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Money, Technology and Content

September 20, 2015  •  By Larry Jordan

[Originally published on Sept. 20, 2015 by Larry Jordan.]

The Internet was abuzz last week with Apple’s release of iOS 9, which, among many other features, included the ability for developers to create ad blocking software for Apple’s Safari browser.

What this does is prevent ads delivered by a remote server to the website that you are visiting from displaying on the screen. Perhaps not surprisingly, this affects all ads served by Google, but not, as I understand it, by iAd from Apple. From what I read, 90% of all web advertising is controlled by Google.

Personally, I hate websites that are nothing but collections of ads cleverly placed to force you to click on one, whether you want to or not. From my perspective, I will not shed a tear if they were to disappear. (I mean, does the world really need to know the Top 10 Things in David Letterman’s bathing habits? Probably not.)

In this fracas, I am not personally involved. Ad blocking software blocks ads from remote servers. None of my websites – LarryJordan.com, DigitalProductionBuzz.com, or 2ReelGuys.com – use remote ads. So we aren’t affected.

But…

ON THE ONE HAND

There are a lot of legitimate companies, creating great content, that are funded solely by web ads. Denying them ad revenue jeopardizes a lot of solid content.

While I don’t think blocking web ads is necessarily a bad idea, this is one of those times where the “Law of Unintended Consequences” will attack with a vengeance, as Neil Hughes wrote in an editorial at AppleInsider.com about the impact this new development has on them.

However…

ON THE OTHER HAND

No one ever lost money inventing ways to block ads. Look at the past success of DVR devices blocking ads from a traditional television broadcast. Or, more recently, look at the success of the new ad blocking software that has already appeared in the App Store.

None of us wants to watch ads, but all of us want to watch the content that advertising makes possible. This creates an irresolvable conflict.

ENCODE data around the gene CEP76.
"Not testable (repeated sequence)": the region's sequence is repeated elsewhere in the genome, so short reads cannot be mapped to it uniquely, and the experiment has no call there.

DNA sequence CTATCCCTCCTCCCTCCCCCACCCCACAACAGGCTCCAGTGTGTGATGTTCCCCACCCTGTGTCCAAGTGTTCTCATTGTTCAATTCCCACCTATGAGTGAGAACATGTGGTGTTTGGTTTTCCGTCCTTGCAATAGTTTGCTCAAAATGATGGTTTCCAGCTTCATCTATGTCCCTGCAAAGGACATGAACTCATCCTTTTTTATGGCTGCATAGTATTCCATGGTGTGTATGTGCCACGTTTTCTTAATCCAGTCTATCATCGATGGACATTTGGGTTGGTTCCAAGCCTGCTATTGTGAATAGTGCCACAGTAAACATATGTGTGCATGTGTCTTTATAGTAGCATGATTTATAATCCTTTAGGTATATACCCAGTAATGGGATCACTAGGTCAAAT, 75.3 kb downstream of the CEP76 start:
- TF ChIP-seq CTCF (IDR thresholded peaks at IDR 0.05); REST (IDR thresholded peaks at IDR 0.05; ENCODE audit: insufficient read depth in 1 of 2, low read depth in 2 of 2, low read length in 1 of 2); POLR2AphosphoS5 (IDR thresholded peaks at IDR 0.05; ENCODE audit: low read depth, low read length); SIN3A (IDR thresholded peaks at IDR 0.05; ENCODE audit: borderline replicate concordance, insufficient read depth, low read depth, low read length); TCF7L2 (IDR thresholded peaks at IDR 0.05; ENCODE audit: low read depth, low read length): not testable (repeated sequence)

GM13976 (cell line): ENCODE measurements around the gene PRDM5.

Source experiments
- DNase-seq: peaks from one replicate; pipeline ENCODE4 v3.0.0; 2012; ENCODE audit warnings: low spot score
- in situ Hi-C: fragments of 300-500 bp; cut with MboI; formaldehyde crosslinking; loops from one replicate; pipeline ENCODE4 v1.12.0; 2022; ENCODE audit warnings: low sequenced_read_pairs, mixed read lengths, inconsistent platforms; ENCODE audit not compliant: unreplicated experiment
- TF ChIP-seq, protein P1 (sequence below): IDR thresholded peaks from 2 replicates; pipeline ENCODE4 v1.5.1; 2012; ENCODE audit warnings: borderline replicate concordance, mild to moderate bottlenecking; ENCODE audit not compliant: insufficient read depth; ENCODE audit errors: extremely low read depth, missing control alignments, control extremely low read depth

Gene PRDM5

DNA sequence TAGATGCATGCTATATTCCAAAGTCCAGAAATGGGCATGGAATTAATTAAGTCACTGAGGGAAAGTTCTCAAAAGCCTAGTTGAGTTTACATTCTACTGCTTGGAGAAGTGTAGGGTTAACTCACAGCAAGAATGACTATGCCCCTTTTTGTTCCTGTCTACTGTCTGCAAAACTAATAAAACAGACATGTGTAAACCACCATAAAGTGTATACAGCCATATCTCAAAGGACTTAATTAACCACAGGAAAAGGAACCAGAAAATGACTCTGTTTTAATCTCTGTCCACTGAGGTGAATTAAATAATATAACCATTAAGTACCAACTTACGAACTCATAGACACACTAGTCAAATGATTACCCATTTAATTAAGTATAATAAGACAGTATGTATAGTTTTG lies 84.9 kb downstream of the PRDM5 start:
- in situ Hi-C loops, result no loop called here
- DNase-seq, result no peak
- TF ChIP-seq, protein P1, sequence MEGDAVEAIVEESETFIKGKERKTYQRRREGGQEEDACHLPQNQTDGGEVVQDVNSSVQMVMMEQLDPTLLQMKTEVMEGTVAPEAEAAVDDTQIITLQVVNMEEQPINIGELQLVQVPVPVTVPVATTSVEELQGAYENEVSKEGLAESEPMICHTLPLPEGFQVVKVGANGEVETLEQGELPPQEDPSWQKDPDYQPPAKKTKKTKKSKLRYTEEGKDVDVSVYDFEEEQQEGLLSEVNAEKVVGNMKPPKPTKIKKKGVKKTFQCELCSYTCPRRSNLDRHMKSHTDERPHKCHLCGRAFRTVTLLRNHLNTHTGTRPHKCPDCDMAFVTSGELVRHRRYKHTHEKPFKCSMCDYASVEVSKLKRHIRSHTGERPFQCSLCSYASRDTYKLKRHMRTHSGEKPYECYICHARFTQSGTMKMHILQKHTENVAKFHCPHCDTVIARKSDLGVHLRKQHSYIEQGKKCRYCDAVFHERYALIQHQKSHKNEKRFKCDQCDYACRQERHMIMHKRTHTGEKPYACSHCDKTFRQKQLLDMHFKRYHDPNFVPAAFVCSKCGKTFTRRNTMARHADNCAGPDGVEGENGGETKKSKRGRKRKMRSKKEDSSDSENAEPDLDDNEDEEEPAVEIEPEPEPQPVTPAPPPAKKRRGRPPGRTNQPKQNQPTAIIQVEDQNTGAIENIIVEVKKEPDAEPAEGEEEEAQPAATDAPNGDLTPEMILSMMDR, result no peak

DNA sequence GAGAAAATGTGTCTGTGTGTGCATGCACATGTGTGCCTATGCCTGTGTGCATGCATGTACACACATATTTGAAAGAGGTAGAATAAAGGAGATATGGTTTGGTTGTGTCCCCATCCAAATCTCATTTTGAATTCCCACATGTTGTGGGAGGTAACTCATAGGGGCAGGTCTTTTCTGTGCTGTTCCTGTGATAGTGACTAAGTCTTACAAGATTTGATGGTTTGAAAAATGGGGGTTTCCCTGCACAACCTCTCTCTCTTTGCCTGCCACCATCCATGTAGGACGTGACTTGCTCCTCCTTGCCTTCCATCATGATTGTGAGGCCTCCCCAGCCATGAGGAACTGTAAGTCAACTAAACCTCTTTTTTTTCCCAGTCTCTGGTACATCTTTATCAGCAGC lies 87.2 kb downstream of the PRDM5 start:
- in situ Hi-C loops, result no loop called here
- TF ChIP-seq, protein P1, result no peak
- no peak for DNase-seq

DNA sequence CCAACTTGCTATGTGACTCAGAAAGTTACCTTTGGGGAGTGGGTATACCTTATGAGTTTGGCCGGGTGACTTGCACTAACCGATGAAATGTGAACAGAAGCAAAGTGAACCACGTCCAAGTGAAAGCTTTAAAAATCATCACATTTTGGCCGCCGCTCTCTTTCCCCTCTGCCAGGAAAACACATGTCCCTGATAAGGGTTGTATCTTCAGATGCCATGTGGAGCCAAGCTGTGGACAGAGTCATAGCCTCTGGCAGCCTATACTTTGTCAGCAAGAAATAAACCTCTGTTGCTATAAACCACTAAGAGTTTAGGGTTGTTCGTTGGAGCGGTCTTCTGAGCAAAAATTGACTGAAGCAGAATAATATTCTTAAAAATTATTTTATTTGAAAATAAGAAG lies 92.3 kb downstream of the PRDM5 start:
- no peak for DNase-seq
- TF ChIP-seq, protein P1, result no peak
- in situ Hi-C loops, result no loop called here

My company gets the majority of its revenue from the web. I made the decision twelve years ago that we would focus on creating unique, original content to support the video community. Over the years, that evolved into creating free written content and selling our in-depth video training.

I avoided placing Google ads on our website because I couldn’t control which ads would appear. Instead, we handled advertising directly. Which, in hindsight, gave us far more control but provided far less revenue.

AN INDEPENDENT VOICE

It all comes down to the age-old question: “How do you pay for the news?” And its corollary: “Who wants to pay for the news?”

I’ve spent a lot of time thinking about business this summer. I surveyed my readers and key vendors in our industry asking what my company could do that they would like to see. By a huge margin, both groups wanted more product demos and product reviews.

I’d love to do more product reviews, but how do we fund them and still retain objectivity?

  • If a vendor pays for a review, how do we remain objective? (Hint: we can’t.)
  • Will any vendor pay for a bad review? (Hint: Not likely.)
  • Will a developer pay us to review someone else’s product? (Hint: Nope.)

Thinking about blocking ads is exciting for an end-user, but puzzling for someone who is devoted to creating new content. Our web traffic is up 50% this year over last. I have dozens of articles that get thousands of readers every week – even on subjects that are 3-5 years old. But, to keep my company running, how do I turn this traffic into revenue?

One option that we created is a subscription service where members can access more than 1,200 in-depth videos for a very low monthly price. Given enough subscribers, we can generate the funding we need to run the company, expand our product reviews, and generate training in new areas.

But, what I’m seeing this year is that training and subscription sales are flat – neither growing nor shrinking. I suspect this is a result of the rapid transformation in media technology. The industry is changing so quickly that people need information to make sense of it, but are hesitant to spend money investing in new technology because it changes so quickly. Perhaps this reduces their need for training.

From my perspective, based on my email, there is increasing demand for more informed information – especially more detailed product information – while the sources of revenue to pay for it are shrinking or blocked. Unless we can figure out a funding solution, that leaves product reviews in the hands of the manufacturers or people who are paid to say good things.

Neither of those options are ideal.

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